As part of their new Conscious category initiative, luxury retail platform Browns tapped Dutch designer and LVMH nominee Duran Lantink to create an exclusive capsule collection, which launched Wednesday, 16 October 2019.
SHOWstudio first spotlighted Lantink during the 2019 International Fashion Showcase, later collaborating with Lantink on an explosive two-day shoot, The Bargain Hunters, in which Lantink, Nick Knight and stylist Simon Foxton harmonised in capturing Lantink's infectious cut-and-paste stylings.
Lantink's aesthetic perhaps is best shown in this one-of-a-kind capsule, as the likes of OFF-WHITE, Balenciaga, Prada and Acne - taken from the Browns warehouse - have been spliced and sliced into 45 completely new and unique pieces, spanning both men's and women's. Reworked outerwear, tiered dresses and deconstructed denim feature. Bespoke and expertly-crafted, these collaged creations breathe a new life into previously unused items, helping steer the conversation toward considerate and conscious fashion.
Below, SHOWstudio fashion editor Georgina Evans speaks to Lantink post-event.
Georgie Evans: When did this collaboration first begin?
Duran Lantink: I met Cos (Costanza Lombardi, Junior Buyer) for the first time at the LVMH prize semi-finals. She was super sweet, ‘Oh, my God, we need to do something together. We're looking into sustainable fashion but I never find anything that I think is fashionable. It's always heavy but yours is so playful. So please, please, please come to the office.’ And that's how it started. A week later, after LVMH, I flew to London to meet Cos and the Browns team. They were very generous in letting me develop my ideas with high fashion items, they really understood that I need beautiful pieces to create a collection and not just things that they don't want anymore. They gave me the freedom to select the pieces that had no life anymore.
GE: Tell me about some of those pieces that you are breathing new life into?
DL: We went to the Browns warehouse and there was a lot of stock. I had two days to go through it. I went kind of fast through it though, I was done in two hours! The moment I see the stock, I start making collages in my head, the design process directly starts. I'm fast with putting it all together and there were so many good pieces.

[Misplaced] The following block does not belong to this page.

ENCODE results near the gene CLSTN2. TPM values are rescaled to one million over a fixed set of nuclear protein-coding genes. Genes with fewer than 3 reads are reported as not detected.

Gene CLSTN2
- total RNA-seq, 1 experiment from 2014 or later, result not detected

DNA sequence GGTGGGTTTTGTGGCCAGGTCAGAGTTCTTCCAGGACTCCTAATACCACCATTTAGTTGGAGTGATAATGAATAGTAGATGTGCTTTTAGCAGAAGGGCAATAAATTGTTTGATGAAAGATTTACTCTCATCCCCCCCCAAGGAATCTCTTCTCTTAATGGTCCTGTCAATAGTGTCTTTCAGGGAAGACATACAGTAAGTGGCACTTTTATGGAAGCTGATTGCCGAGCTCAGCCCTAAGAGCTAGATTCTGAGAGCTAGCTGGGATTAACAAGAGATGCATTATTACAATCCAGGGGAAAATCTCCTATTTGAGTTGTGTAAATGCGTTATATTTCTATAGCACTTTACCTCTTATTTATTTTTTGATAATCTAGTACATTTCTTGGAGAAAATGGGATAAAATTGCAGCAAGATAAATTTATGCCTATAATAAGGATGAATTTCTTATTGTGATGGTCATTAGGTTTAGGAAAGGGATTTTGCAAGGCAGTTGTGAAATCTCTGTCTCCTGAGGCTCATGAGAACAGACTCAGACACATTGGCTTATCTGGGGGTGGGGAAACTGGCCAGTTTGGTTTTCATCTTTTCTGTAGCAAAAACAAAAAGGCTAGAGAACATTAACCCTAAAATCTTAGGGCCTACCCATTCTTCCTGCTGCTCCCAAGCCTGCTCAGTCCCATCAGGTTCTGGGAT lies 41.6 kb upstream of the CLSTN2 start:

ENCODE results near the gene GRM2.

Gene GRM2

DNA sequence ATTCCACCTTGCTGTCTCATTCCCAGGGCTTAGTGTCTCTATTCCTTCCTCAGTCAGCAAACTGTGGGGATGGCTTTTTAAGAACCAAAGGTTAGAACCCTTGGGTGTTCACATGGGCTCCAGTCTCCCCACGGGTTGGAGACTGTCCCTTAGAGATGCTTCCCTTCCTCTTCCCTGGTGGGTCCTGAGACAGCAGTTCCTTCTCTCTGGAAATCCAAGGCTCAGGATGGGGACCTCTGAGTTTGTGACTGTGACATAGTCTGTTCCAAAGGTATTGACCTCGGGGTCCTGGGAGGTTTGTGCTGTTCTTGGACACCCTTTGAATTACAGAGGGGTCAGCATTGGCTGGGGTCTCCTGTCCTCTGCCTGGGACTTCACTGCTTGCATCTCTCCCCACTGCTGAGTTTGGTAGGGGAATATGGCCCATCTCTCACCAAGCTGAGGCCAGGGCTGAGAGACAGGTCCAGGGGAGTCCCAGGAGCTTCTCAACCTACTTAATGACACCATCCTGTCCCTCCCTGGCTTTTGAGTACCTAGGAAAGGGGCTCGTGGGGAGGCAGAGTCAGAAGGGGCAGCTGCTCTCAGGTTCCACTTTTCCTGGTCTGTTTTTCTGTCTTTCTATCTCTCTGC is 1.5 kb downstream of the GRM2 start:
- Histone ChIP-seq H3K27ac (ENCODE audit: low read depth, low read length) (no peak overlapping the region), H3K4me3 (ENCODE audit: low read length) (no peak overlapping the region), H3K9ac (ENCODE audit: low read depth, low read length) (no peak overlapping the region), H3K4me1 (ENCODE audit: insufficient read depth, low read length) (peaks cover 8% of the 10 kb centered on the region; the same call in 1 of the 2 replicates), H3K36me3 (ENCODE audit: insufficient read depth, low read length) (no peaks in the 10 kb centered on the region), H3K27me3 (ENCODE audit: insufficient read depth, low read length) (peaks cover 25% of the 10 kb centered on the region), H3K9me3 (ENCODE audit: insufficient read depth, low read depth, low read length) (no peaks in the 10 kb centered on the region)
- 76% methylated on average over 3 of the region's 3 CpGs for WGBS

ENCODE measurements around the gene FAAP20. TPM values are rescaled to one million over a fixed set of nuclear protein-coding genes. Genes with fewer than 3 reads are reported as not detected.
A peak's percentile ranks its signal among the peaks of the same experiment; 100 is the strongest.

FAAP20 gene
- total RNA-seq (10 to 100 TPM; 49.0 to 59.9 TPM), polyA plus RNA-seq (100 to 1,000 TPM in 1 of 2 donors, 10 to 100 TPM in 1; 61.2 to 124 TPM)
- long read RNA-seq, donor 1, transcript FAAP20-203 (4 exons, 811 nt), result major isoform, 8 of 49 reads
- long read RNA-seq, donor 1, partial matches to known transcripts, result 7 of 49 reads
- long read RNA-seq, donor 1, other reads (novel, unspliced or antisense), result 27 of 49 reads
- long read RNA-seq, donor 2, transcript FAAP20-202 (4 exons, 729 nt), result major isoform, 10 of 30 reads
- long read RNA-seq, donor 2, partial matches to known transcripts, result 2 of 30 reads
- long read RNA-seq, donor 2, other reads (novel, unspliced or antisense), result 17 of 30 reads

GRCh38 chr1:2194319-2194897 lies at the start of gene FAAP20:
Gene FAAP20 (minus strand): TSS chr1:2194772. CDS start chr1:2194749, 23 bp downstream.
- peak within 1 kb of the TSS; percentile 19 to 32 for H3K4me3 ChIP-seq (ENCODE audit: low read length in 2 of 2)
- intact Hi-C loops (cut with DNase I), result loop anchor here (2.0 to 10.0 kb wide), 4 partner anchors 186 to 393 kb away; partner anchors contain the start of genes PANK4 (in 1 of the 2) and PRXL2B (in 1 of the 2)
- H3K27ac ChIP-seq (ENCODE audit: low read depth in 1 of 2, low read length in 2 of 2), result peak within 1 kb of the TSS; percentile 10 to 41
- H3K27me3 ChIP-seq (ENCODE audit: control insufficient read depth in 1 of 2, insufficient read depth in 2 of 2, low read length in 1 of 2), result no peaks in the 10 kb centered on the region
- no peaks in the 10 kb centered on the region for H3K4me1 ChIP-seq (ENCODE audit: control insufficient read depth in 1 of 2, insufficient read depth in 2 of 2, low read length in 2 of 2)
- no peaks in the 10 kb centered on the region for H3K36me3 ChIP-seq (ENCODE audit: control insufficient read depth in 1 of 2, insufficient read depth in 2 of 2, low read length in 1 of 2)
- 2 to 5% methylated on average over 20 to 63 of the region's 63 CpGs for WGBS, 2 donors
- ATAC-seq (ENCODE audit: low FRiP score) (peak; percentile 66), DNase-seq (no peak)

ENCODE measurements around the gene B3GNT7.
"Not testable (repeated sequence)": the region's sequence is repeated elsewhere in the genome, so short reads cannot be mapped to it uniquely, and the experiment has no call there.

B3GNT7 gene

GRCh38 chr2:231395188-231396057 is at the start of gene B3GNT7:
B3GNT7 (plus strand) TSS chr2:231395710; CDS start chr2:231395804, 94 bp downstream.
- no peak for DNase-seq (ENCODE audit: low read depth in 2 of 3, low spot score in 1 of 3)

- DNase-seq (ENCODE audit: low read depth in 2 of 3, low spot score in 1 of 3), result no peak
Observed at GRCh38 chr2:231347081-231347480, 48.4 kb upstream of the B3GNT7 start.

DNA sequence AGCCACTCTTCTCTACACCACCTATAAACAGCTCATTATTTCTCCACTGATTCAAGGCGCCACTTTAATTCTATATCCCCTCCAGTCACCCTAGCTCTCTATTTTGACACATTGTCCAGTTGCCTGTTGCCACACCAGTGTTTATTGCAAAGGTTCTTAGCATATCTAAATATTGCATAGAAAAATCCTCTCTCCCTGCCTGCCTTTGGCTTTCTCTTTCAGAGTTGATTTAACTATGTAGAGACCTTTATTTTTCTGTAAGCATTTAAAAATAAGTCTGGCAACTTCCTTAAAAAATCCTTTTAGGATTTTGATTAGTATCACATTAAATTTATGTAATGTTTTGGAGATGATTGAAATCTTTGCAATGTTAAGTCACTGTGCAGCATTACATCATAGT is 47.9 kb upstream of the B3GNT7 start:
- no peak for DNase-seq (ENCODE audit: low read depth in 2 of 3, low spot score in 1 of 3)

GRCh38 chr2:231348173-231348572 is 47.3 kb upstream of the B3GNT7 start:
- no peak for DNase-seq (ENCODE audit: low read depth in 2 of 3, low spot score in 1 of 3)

GE: What is it you're looking for?
DL: I just let the pieces talk. A lot of traditional designers start with an idea, 'this year say it's flowers' but that's really not how I work. I go in with a blank canvas. There was one green PVC jacket, then there was a rubber orange skirt, they were the starting points. There were so many good pieces, it was like going into a candy shop. It was so good! I was like 'oh my god, how can this be here!' All these archive pieces, really old ones but also, last season ones that got damaged a bit and people just don't want anymore. It's terrible but it's good for me because I can do something with it. From there I directly start creating pieces, and they're all unique. It's not that I do a whole collection where there's a theme, it's really that every piece is treated individually. I think that's important. If you look at people walking on the street today, it's somehow one big uniform because everybody looks at Instagram and they all look the same. You do mix nowadays, there's almost nobody anymore in the streets wearing a full Prada or wearing a full Gucci. It's always mixed, which is good for me because I can cut up and create. On a personal level, and also an individual level with each piece. Sometimes you have two pieces that are similar, I start using the same materials in two pieces because it fits well.
GE: Do you think someone on the street would recognise your work?
DL: Mm, I would like to try to figure out a new way of presenting designs. When something is broken or logo’d I always use embroidery. I don't do any labels on my clothes. It's always recognisable by a little bit of a signature, like orange embroidery. But only a little, I still have a small ego. (laughs)
GE: Let's talk about the sustainability factor, it's something you've been doing for a long time but it is a bit of a buzzword at the moment.
DL: I'm scared about that, it's very scary that people are overusing it. In a sense it's good because you think 'Oh people are starting to recognise' but it shouldn't be a topic that's hot it should be a topic that's sustainable. It should always be a hot topic. It should be at the core of designing and presenting but also for buying. With everything.
GE: Well, hopefully, this capsule can lead the way. I heard it did exceptionally well at the launch last night?
DL: Yeah, it did. It's exciting. I think it's important to make unique pieces. Somehow we need to find a way to make it sustainable and a business. To grow but also remaining exclusive. You want anyone wearing your jacket to feel unique. If you buy into a certain type of fashion I always had this ideology that fashion is something where you feel really special and where you separate yourself from the rest instead of being one global hype. There's nothing wrong with being a global hype, just personally for me, it's not how fashion looks in my mind.